I remember when I took the bar examination 20 years ago there was a section on the exam that dealt with domestic issues such as marriage, divorce, child custody and family issues in general. Like many law school exams it was an ‘issue spotter,’ which meant that there was this convoluted hypothetical that looked like a highly condensed version of a daytime soap opera. To answer the question properly, you had to first figure out what were all the ‘legal issues’ in the hypo.
I remember that after reading the hypothetical, which took a good twenty minutes, I had this ‘flash of insight.’ Unfortunately, it wasn’t the kind of insight that I could put to use in answering the exam so I suppressed it. Here’s the thought I pushed away: "There are no legal issues here. There are issues with people not being able to get along properly."
The other day I was in court helping a friend with a custody issue. I spent the whole day in this state court waiting for the judge to get to our case. Every other case ahead of us was a domestic case, most of them with custody issues, and issues relating to the management of children. At the end of the day, after having heard many ‘legal arguments’ I found myself thinking that the root problems were really personal problems. The real problem was that people who onced loved each other enough to have kids now couldn’t get along with one another without having the court system provide a framework for them. We lawyers are happy to join in the fray and help build a legal framework for people, and slow to try to find a way for people to get along with less legal framework.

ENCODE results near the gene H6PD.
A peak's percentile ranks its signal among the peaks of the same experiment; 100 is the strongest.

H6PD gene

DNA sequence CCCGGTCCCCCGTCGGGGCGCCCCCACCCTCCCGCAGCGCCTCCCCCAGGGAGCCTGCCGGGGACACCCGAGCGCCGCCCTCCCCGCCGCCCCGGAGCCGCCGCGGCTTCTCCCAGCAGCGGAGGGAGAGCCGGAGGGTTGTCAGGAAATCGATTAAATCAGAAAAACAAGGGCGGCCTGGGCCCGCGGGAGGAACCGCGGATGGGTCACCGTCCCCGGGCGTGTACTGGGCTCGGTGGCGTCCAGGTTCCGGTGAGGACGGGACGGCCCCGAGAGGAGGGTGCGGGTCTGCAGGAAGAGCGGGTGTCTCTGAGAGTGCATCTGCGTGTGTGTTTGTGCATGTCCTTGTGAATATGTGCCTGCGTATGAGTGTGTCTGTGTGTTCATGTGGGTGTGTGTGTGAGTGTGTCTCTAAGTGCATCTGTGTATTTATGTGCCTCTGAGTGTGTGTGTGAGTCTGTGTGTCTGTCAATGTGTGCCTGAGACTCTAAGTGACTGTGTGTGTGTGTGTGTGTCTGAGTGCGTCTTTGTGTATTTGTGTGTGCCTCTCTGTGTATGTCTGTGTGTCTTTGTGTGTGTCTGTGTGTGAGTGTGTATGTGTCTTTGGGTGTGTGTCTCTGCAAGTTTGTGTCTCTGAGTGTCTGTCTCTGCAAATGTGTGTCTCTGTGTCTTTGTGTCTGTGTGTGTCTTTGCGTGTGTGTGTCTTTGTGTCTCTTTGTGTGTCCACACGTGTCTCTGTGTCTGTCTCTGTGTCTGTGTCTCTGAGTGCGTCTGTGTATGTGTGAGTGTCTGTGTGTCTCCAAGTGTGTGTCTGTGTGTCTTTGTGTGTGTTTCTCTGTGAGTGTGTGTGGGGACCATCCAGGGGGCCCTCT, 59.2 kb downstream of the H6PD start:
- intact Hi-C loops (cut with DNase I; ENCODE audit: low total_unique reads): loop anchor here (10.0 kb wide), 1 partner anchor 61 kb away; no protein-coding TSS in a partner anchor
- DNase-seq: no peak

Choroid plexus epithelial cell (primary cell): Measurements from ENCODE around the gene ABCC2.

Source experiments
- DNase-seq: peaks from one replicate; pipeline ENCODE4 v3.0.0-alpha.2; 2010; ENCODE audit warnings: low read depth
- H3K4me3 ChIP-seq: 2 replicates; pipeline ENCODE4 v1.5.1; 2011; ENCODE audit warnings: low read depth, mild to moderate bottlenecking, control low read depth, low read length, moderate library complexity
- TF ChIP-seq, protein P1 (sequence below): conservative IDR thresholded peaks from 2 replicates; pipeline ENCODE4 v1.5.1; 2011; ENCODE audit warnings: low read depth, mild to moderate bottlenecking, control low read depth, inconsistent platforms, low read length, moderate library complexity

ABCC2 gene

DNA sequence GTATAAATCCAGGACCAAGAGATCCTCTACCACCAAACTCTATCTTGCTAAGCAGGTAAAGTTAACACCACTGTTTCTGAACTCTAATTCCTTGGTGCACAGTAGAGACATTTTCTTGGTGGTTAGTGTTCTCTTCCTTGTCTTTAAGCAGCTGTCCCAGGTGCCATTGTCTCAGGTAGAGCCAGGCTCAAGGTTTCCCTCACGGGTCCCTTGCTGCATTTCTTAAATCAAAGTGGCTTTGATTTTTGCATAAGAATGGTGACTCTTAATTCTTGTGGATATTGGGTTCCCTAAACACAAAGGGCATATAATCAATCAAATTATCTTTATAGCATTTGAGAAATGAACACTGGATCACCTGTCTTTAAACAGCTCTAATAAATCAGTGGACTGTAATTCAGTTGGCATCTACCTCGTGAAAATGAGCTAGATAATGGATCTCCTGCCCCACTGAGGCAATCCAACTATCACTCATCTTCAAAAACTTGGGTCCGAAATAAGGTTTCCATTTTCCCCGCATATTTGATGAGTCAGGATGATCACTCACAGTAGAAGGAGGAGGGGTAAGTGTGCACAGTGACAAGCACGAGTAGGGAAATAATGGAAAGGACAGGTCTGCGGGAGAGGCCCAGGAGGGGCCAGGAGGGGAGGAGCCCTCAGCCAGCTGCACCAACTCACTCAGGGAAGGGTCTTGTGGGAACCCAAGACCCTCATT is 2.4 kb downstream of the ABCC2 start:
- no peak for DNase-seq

Obviously, lawyers tend to see the legal problems first because that’s what we are trained to deal with. Call me crazy (you wouldn’t be the first one), but I’m thinking that maybe lawyers should be trained to deal with other types of problems too. We need more psychological insight in the legal system and less parlimentary procedure. I know, I know. It’s not really practical to try to get people to have ‘psychological insight’, is it?
But maybe, it’s one of those non-practical things that’s still worth a try. Almost every legal problem starts out as another kind of problem first. I’m just saying that we should also focus some attention on the place where the legal problems originate.